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Mumbai terror attacks: From financial capital to terror capital- Mumbai as bad as Karachi, Kabul

The situation in Maximum City is almost as bad as in Kabul or Karachi, cities located in countries the world knows as hotbeds of terror.

Updated: Jul 15, 2011, 08.13 AM IST
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(This story originally appeared in on Jul 15, 2011)
MUMBAI: That Mumbai has emerged as the country's 'terror capital' is quite obvious. What may come as more of a shock is the fact that the situation in Maximum City is almost as bad as in Kabul or Karachi, cities located in countries the world knows as hotbeds of terror.

Data from the US government-maintained Worldwide Incidents Tracking System shows that 390 Mumbaikars have died and over 1,349 have been wounded at the hands of terror in Mumbai since 2005, a close comparison to Karachi, which has lost 500 citizens and left 1,103 wounded in the same period.

This in fact excludes Mumbai's largest terror incident—the serial blasts of 1993 which killed 257 Mumbaikars and injured 713.

India's financial capital, with its repeated attacks, is heading towards war-torn Kabul, where 520 persons have died and 1,836 have been wounded in the same period.

The Anti-Terrorism Squad (ATS), in fact, pegs the casualties in Mumbai as much higher. Mumbai has clearly suffered a bigger blow than other Indian metros. Delhi's terror toll stood at 97 and Bangalore's at three since 2005.

ATS records show that Mumbai's terror casualties are nearly three times as many as the next worst-affected, Delhi, since 2001.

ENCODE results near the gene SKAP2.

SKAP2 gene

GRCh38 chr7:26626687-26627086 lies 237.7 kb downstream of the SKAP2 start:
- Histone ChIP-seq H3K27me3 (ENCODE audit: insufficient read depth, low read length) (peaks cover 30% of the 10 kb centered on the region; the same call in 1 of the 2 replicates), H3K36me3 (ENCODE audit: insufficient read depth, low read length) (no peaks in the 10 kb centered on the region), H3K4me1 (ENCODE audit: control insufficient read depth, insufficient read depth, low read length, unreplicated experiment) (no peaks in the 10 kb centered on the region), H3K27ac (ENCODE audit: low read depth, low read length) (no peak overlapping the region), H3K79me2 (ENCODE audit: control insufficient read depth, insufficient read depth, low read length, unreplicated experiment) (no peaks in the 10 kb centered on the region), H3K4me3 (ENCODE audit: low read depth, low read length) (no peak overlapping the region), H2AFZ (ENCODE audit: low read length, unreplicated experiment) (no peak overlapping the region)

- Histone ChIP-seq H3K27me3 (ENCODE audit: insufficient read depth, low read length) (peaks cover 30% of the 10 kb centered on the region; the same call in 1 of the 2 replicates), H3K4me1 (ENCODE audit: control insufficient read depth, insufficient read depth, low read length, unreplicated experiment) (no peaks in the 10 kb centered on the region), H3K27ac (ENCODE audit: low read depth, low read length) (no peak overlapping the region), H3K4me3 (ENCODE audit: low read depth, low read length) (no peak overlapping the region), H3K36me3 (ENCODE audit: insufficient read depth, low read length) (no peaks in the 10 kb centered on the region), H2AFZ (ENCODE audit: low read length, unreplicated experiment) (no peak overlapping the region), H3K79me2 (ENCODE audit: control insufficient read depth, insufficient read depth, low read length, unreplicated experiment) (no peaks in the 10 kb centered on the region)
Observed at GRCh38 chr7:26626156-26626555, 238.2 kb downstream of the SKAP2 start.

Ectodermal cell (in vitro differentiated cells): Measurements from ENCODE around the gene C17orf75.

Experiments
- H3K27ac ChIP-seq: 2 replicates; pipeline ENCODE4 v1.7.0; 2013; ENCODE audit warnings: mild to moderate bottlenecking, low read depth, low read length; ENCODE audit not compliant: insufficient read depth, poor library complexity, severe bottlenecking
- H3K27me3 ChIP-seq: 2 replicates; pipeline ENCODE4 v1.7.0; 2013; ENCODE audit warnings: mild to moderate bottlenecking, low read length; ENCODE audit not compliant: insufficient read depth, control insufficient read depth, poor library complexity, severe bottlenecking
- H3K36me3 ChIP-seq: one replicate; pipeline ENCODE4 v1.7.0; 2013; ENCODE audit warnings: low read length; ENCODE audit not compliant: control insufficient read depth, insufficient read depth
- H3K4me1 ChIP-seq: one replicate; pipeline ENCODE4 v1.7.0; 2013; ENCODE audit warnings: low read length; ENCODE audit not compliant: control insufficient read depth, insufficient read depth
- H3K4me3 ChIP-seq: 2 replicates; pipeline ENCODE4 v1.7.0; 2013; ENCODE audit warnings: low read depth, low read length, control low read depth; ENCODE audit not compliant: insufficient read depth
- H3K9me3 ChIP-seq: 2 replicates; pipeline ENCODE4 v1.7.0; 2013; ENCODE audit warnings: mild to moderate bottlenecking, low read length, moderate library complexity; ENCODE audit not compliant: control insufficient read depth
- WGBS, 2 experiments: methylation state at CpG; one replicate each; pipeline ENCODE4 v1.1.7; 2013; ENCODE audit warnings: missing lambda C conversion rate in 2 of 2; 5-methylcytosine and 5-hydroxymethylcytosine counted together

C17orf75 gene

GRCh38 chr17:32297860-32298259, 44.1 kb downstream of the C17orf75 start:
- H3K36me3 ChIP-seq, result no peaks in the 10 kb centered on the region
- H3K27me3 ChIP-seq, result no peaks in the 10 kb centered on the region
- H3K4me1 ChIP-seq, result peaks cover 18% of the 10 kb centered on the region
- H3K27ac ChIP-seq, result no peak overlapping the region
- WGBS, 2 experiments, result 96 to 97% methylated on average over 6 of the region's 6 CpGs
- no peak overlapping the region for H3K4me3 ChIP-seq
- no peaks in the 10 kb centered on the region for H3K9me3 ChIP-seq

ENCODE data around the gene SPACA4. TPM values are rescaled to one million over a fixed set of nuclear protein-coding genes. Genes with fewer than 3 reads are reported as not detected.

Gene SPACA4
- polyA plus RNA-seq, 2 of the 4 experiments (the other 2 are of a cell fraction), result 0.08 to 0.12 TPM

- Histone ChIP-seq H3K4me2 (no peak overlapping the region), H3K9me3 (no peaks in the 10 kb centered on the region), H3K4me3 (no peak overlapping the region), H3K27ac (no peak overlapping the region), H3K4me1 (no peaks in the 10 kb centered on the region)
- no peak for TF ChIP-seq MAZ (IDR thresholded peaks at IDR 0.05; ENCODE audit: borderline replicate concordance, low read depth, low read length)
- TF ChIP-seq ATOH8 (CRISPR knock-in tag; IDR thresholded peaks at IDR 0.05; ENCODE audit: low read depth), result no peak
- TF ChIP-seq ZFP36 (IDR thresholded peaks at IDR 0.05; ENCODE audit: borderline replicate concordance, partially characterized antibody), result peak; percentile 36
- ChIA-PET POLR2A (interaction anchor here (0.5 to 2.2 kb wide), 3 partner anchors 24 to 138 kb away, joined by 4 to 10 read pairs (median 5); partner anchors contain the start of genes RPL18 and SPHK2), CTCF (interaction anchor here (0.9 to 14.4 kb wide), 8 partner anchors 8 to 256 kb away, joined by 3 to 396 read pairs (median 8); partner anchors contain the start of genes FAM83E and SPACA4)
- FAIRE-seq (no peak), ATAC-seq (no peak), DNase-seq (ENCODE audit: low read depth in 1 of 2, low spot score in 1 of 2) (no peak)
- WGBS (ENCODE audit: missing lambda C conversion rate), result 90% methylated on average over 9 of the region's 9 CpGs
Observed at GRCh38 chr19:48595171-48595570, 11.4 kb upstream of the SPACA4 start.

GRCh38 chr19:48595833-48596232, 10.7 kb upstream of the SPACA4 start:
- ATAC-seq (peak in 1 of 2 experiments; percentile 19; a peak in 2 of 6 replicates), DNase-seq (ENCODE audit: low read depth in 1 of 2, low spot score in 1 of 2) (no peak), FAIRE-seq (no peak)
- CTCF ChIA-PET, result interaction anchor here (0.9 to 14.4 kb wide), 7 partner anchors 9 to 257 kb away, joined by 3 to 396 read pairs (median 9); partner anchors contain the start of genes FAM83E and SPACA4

But the government response remains abysmal. ATS records show that only 15 terrorists were killed and four convicted in the state in the last decade.

Maybe it's time to learn a few lessons from London or New York, which have spruced up security in the wake of their worst terror tragedies. London, which witnessed two incidents of serial bombing on its underground network in 2005, which claimed 52 lives and left 701 injured, has curtailed terror with only two stray attacks reported ever since.

New York boasts of no casualties, despite its six terror-related incidents since the 9/11 World Trade Centre attack. But action in Mumbai is still wanting. Two-and-a-half years after the 26/11 attacks, there has been no preventive detention of suspects who are part of sleeper cells.

On why the police do not have an effective strategy to pre-empt collaborators of various outfits, an officer replied, "On what charges should we book them?"

Experts say Mumbai has been repeatedly targeted due to the prominent position it enjoys and the absence of pro-active measures to provide adequate security.

A former RAW official said Mumbai has been a soft target because of its 'financial status'. "A lot of publicity is given to such attacks and the city is more economically advanced than others. To prevent such attacks, a public-police relationship and a good police setup is a must," he said.

Encounters after blasts between 2003-07 followed a specific script—Mumbai police guns down an 'LeT operative' and recovers automatic rifles and ammunition from a Maruti 800.

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